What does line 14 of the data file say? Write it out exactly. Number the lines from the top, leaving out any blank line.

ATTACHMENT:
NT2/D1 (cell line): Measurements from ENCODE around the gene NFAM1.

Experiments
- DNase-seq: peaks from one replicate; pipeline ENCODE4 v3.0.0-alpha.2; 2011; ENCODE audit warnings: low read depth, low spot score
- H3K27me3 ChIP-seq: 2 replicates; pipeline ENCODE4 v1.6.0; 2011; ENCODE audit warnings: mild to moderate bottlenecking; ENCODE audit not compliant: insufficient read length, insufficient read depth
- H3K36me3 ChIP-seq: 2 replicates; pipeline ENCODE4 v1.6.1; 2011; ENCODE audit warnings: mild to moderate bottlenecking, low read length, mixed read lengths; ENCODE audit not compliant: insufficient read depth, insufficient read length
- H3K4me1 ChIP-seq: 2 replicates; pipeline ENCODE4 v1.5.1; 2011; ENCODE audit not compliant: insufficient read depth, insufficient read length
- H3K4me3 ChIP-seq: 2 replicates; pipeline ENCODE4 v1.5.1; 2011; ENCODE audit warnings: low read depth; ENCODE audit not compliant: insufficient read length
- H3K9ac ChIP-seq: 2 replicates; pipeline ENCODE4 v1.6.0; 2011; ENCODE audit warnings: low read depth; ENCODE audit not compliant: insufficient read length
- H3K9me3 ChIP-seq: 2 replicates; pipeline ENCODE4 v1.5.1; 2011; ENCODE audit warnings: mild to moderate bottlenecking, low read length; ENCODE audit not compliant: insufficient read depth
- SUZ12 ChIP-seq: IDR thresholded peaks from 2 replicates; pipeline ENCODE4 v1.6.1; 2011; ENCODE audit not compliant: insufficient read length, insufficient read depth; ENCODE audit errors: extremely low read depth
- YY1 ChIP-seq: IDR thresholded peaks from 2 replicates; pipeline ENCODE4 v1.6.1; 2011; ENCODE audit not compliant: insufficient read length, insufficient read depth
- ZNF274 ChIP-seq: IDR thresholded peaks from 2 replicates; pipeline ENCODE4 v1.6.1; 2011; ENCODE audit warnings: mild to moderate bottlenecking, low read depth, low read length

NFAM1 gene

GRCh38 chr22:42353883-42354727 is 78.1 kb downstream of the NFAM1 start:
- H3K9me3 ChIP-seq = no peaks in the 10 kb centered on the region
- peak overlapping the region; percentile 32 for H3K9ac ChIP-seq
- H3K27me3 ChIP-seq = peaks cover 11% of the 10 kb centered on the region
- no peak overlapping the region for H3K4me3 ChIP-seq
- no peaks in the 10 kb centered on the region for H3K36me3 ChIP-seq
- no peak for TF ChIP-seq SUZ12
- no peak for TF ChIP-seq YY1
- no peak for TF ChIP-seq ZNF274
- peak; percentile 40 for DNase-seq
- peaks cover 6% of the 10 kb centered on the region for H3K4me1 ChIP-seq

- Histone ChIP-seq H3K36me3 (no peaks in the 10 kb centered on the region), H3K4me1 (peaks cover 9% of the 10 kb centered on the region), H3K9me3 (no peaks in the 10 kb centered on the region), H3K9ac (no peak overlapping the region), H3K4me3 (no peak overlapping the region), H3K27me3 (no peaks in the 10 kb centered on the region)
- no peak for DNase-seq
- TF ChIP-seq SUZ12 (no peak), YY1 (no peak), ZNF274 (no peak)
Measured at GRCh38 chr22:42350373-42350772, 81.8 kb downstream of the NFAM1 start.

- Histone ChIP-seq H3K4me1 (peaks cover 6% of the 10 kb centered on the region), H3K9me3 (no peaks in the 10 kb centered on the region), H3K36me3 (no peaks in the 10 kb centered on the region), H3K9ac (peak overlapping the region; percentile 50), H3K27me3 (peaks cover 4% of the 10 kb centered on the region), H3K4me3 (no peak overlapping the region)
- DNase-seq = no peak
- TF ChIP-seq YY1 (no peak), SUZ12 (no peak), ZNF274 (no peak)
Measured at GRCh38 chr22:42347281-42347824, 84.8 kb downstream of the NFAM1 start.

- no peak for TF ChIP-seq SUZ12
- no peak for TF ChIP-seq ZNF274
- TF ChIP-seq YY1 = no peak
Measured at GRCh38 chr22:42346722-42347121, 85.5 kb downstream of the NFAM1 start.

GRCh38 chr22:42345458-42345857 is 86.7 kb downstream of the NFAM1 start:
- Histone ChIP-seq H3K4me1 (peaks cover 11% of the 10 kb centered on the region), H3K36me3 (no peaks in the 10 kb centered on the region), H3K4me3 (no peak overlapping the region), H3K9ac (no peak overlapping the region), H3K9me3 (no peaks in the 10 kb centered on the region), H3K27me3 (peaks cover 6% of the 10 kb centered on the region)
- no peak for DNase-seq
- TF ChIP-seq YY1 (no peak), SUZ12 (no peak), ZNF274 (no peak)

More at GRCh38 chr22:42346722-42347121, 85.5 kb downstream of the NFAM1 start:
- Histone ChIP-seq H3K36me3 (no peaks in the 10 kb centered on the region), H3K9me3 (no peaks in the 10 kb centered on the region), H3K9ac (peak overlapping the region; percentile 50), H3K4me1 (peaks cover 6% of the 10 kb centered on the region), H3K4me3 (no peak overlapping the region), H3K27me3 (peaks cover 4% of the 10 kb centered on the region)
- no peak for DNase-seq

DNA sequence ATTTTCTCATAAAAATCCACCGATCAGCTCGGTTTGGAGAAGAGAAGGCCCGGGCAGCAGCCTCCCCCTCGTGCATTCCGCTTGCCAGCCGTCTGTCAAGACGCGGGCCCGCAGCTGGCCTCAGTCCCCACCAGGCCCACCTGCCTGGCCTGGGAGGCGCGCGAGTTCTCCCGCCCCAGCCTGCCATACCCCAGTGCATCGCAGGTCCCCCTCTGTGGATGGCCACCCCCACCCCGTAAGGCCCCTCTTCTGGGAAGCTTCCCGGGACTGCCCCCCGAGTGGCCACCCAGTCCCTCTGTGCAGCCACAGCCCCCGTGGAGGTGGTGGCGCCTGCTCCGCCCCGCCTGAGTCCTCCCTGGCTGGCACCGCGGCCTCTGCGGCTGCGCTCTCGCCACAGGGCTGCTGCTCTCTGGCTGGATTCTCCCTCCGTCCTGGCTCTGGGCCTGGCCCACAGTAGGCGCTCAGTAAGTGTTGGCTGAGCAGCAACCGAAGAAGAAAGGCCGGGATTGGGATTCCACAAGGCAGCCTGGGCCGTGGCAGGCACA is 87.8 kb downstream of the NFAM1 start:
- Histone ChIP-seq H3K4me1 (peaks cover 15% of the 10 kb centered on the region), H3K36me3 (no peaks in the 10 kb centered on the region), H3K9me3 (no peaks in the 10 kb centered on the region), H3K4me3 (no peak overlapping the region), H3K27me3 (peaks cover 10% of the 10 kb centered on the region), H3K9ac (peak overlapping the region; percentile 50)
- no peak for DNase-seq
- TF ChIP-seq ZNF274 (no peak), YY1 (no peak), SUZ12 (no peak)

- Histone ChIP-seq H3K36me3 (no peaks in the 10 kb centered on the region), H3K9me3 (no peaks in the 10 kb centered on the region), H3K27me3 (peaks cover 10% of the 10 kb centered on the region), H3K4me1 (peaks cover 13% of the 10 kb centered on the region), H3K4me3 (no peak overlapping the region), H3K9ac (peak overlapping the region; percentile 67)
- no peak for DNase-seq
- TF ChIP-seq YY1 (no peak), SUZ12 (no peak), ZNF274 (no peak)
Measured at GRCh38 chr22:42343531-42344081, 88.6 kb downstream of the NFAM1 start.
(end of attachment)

GRCh38 chr22:42353883-42354727 is 78.1 kb downstream of the NFAM1 start: